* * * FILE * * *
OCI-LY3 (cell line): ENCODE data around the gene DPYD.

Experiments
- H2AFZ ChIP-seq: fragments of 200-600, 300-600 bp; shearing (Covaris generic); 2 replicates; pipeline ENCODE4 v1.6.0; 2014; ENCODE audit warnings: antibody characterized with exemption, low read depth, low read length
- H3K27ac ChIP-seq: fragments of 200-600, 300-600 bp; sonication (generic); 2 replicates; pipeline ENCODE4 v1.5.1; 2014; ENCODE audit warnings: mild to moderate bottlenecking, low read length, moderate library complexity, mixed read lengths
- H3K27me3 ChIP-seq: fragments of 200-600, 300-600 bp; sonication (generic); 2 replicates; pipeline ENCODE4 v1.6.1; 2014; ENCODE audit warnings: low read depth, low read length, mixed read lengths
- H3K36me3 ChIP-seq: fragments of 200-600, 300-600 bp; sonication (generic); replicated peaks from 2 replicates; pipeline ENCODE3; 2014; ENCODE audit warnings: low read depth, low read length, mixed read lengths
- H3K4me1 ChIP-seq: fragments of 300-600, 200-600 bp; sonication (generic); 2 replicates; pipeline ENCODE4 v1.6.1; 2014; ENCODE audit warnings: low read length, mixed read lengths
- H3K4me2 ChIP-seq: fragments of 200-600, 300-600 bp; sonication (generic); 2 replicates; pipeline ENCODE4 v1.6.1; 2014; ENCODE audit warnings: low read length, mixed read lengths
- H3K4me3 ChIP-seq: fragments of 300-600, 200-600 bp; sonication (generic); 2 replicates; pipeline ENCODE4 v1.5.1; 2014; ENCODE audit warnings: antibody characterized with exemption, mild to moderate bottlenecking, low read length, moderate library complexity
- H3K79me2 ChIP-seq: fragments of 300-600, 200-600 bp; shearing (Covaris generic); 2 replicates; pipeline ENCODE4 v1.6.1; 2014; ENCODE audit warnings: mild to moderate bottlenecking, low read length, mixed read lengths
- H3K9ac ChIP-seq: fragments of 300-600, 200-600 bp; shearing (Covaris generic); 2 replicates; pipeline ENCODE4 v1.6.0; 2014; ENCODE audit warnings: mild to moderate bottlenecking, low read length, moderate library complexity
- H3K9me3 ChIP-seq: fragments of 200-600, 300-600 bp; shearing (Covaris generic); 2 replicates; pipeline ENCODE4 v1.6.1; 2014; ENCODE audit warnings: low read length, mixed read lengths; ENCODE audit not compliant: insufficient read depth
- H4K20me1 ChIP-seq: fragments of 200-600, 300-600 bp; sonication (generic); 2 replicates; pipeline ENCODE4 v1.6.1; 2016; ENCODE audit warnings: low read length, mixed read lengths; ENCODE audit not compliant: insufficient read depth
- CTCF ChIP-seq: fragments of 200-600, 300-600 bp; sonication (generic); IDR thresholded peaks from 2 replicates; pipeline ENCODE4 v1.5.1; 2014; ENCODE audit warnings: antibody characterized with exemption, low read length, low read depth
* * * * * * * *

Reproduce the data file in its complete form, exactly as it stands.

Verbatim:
OCI-LY3 (cell line): ENCODE data around the gene DPYD.

Experiments
- H2AFZ ChIP-seq: fragments of 200-600, 300-600 bp; shearing (Covaris generic); 2 replicates; pipeline ENCODE4 v1.6.0; 2014; ENCODE audit warnings: antibody characterized with exemption, low read depth, low read length
- H3K27ac ChIP-seq: fragments of 200-600, 300-600 bp; sonication (generic); 2 replicates; pipeline ENCODE4 v1.5.1; 2014; ENCODE audit warnings: mild to moderate bottlenecking, low read length, moderate library complexity, mixed read lengths
- H3K27me3 ChIP-seq: fragments of 200-600, 300-600 bp; sonication (generic); 2 replicates; pipeline ENCODE4 v1.6.1; 2014; ENCODE audit warnings: low read depth, low read length, mixed read lengths
- H3K36me3 ChIP-seq: fragments of 200-600, 300-600 bp; sonication (generic); replicated peaks from 2 replicates; pipeline ENCODE3; 2014; ENCODE audit warnings: low read depth, low read length, mixed read lengths
- H3K4me1 ChIP-seq: fragments of 300-600, 200-600 bp; sonication (generic); 2 replicates; pipeline ENCODE4 v1.6.1; 2014; ENCODE audit warnings: low read length, mixed read lengths
- H3K4me2 ChIP-seq: fragments of 200-600, 300-600 bp; sonication (generic); 2 replicates; pipeline ENCODE4 v1.6.1; 2014; ENCODE audit warnings: low read length, mixed read lengths
- H3K4me3 ChIP-seq: fragments of 300-600, 200-600 bp; sonication (generic); 2 replicates; pipeline ENCODE4 v1.5.1; 2014; ENCODE audit warnings: antibody characterized with exemption, mild to moderate bottlenecking, low read length, moderate library complexity
- H3K79me2 ChIP-seq: fragments of 300-600, 200-600 bp; shearing (Covaris generic); 2 replicates; pipeline ENCODE4 v1.6.1; 2014; ENCODE audit warnings: mild to moderate bottlenecking, low read length, mixed read lengths
- H3K9ac ChIP-seq: fragments of 300-600, 200-600 bp; shearing (Covaris generic); 2 replicates; pipeline ENCODE4 v1.6.0; 2014; ENCODE audit warnings: mild to moderate bottlenecking, low read length, moderate library complexity
- H3K9me3 ChIP-seq: fragments of 200-600, 300-600 bp; shearing (Covaris generic); 2 replicates; pipeline ENCODE4 v1.6.1; 2014; ENCODE audit warnings: low read length, mixed read lengths; ENCODE audit not compliant: insufficient read depth
- H4K20me1 ChIP-seq: fragments of 200-600, 300-600 bp; sonication (generic); 2 replicates; pipeline ENCODE4 v1.6.1; 2016; ENCODE audit warnings: low read length, mixed read lengths; ENCODE audit not compliant: insufficient read depth
- CTCF ChIP-seq: fragments of 200-600, 300-600 bp; sonication (generic); IDR thresholded peaks from 2 replicates; pipeline ENCODE4 v1.5.1; 2014; ENCODE audit warnings: antibody characterized with exemption, low read length, low read depth